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     Not a single detail or expense was spared. Unfortunately in 1904, just months before it’s completion, Louise died. Boldt, who had also purchased 3 or 4 other islands, plus had homes in other states, ordered all the workers to lay down their tools and leave the island. He never again stepped foot on this island, and for 73 years it remained vacant and abandoned. In 1977 The Thousand Islands Bridge Authority assumed ownership and has spend in excess of 30 million dollars to restore the dilapidated castle. We strolled through the Castle as well as the playhouse, a neat arch, stone gazebo, flower gardens, and Tower. 

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     We could not go in the powerhouse as it was underwater. 

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1000 Islands, New York

Day 395

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     So, how did the 1000 Islands come to be? Lore has it that Manitou said to the Indians: “I will give you paradise, if you stop fighting”. According to legend, the Indians did not stop fighting, so Manitou put paradise into a bag and threw it into the horizon. The bag broke apart and a thousand pieces fell down into the St. Lawrence River, creating the Thousand Islands.

     The Islands range in size from 1 foot to 40 square miles. 

    Actually, by my count, there are 1,864 islands that dot the St. Lawrence River and comprise the 1000 Island Region. It took me 3 days to count the Islands. In fact, I did it twice to be sure.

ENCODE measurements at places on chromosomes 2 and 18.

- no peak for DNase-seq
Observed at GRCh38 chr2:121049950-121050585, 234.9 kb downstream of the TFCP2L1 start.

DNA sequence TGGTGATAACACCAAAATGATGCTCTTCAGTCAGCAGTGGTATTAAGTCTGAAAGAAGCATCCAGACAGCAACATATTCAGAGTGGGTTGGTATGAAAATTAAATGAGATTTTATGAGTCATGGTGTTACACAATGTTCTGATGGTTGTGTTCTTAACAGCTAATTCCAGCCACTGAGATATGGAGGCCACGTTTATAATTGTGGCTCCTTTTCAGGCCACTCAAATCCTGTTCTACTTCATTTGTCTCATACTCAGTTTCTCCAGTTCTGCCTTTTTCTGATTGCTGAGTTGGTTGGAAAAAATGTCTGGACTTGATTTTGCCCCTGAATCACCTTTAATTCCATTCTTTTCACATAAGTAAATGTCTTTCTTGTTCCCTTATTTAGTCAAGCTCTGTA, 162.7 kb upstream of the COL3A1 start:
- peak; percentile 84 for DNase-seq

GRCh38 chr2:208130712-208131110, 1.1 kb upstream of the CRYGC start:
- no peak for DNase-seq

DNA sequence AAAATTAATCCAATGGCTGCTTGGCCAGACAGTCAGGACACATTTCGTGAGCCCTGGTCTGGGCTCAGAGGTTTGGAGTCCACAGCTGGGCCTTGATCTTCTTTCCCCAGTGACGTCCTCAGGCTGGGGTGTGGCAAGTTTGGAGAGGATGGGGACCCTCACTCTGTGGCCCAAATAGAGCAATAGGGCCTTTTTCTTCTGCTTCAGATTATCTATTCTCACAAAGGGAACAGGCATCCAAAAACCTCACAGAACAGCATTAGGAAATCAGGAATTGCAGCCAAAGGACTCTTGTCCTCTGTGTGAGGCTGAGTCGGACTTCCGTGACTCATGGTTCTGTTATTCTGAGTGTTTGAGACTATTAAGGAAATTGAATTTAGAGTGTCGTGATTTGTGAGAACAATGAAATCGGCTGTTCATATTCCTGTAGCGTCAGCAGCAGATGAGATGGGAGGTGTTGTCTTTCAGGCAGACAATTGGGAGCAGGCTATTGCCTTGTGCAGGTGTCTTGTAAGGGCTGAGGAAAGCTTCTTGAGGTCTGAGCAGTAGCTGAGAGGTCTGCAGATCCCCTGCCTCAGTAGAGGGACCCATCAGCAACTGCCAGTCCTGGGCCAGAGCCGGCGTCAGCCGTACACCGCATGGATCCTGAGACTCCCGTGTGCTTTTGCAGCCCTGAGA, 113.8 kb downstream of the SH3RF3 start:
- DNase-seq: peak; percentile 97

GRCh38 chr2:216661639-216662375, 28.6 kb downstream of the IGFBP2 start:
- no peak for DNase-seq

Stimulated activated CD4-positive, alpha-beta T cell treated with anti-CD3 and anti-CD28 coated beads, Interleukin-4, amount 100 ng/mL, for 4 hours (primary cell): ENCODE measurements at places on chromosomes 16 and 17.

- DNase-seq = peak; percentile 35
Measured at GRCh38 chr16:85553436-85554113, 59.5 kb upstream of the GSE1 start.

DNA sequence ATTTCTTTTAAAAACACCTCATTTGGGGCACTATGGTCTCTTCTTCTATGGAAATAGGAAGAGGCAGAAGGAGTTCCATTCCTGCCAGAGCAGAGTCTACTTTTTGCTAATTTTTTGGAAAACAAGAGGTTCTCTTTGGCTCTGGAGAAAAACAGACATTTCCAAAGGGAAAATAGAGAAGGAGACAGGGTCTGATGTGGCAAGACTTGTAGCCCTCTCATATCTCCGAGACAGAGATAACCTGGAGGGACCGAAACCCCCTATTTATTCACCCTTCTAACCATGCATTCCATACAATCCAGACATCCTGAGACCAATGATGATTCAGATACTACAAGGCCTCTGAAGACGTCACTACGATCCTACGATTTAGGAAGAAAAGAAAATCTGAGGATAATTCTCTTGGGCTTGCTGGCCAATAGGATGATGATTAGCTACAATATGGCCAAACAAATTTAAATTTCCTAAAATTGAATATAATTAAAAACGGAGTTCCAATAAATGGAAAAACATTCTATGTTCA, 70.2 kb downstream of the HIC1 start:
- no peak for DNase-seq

What are the criteria to be an “Island” here? It must be above water level year round, have an area greater than 1 square foot, and support at least one living tree. 

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    We will be spending the next few days traveling on the St. Lawrence River exploring the islands. If I wrote on all of them, you would be terribly bored, so I will just pick a couple.

     No island is divided by the international border, meaning each is either wholly within the United States or Canada. That causes the international border to zig zag across the water instead of forming a straight line between the two countries.

     Most of the islands are privately owned, with the bigger ones having electricity.

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     Heavy rains during the previous month has caused the river level to rise 2 feet, putting many docks and buildings under water.